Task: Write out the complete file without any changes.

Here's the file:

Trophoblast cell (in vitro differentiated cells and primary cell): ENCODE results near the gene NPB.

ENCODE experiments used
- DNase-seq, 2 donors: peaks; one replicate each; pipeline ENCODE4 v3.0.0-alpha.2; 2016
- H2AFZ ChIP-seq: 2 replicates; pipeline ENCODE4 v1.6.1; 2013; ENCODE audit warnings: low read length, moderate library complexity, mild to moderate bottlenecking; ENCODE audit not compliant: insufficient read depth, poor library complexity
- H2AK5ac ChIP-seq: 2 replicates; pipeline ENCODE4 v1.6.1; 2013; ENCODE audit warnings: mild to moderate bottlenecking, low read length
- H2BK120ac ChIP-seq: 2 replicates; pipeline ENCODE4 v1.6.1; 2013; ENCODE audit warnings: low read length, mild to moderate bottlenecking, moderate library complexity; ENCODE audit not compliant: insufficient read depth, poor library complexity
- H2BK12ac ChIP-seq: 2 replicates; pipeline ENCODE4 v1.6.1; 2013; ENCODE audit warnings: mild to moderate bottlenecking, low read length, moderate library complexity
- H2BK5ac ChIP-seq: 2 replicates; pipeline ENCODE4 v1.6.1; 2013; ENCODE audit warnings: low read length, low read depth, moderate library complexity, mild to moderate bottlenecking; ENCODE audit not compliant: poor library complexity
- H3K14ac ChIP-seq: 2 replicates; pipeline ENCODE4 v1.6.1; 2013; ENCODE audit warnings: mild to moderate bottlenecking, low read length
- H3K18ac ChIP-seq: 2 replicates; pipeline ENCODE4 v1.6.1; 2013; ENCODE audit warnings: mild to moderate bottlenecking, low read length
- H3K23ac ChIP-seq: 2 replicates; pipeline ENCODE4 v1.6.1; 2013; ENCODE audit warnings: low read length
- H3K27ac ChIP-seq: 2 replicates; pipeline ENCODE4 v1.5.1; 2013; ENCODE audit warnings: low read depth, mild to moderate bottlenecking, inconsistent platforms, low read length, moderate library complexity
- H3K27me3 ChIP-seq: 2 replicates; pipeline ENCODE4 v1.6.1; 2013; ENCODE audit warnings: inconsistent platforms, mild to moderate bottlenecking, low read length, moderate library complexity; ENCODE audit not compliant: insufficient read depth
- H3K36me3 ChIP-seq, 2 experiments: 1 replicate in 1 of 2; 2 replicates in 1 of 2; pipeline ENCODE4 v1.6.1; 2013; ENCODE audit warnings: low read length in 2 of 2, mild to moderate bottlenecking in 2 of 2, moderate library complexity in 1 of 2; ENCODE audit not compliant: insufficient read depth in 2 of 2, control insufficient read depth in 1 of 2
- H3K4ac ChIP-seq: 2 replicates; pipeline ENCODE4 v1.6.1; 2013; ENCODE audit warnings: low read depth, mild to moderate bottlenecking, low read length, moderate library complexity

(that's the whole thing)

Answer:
Trophoblast cell (in vitro differentiated cells and primary cell): ENCODE results near the gene NPB.

ENCODE experiments used
- DNase-seq, 2 donors: peaks; one replicate each; pipeline ENCODE4 v3.0.0-alpha.2; 2016
- H2AFZ ChIP-seq: 2 replicates; pipeline ENCODE4 v1.6.1; 2013; ENCODE audit warnings: low read length, moderate library complexity, mild to moderate bottlenecking; ENCODE audit not compliant: insufficient read depth, poor library complexity
- H2AK5ac ChIP-seq: 2 replicates; pipeline ENCODE4 v1.6.1; 2013; ENCODE audit warnings: mild to moderate bottlenecking, low read length
- H2BK120ac ChIP-seq: 2 replicates; pipeline ENCODE4 v1.6.1; 2013; ENCODE audit warnings: low read length, mild to moderate bottlenecking, moderate library complexity; ENCODE audit not compliant: insufficient read depth, poor library complexity
- H2BK12ac ChIP-seq: 2 replicates; pipeline ENCODE4 v1.6.1; 2013; ENCODE audit warnings: mild to moderate bottlenecking, low read length, moderate library complexity
- H2BK5ac ChIP-seq: 2 replicates; pipeline ENCODE4 v1.6.1; 2013; ENCODE audit warnings: low read length, low read depth, moderate library complexity, mild to moderate bottlenecking; ENCODE audit not compliant: poor library complexity
- H3K14ac ChIP-seq: 2 replicates; pipeline ENCODE4 v1.6.1; 2013; ENCODE audit warnings: mild to moderate bottlenecking, low read length
- H3K18ac ChIP-seq: 2 replicates; pipeline ENCODE4 v1.6.1; 2013; ENCODE audit warnings: mild to moderate bottlenecking, low read length
- H3K23ac ChIP-seq: 2 replicates; pipeline ENCODE4 v1.6.1; 2013; ENCODE audit warnings: low read length
- H3K27ac ChIP-seq: 2 replicates; pipeline ENCODE4 v1.5.1; 2013; ENCODE audit warnings: low read depth, mild to moderate bottlenecking, inconsistent platforms, low read length, moderate library complexity
- H3K27me3 ChIP-seq: 2 replicates; pipeline ENCODE4 v1.6.1; 2013; ENCODE audit warnings: inconsistent platforms, mild to moderate bottlenecking, low read length, moderate library complexity; ENCODE audit not compliant: insufficient read depth
- H3K36me3 ChIP-seq, 2 experiments: 1 replicate in 1 of 2; 2 replicates in 1 of 2; pipeline ENCODE4 v1.6.1; 2013; ENCODE audit warnings: low read length in 2 of 2, mild to moderate bottlenecking in 2 of 2, moderate library complexity in 1 of 2; ENCODE audit not compliant: insufficient read depth in 2 of 2, control insufficient read depth in 1 of 2
- H3K4ac ChIP-seq: 2 replicates; pipeline ENCODE4 v1.6.1; 2013; ENCODE audit warnings: low read depth, mild to moderate bottlenecking, low read length, moderate library complexity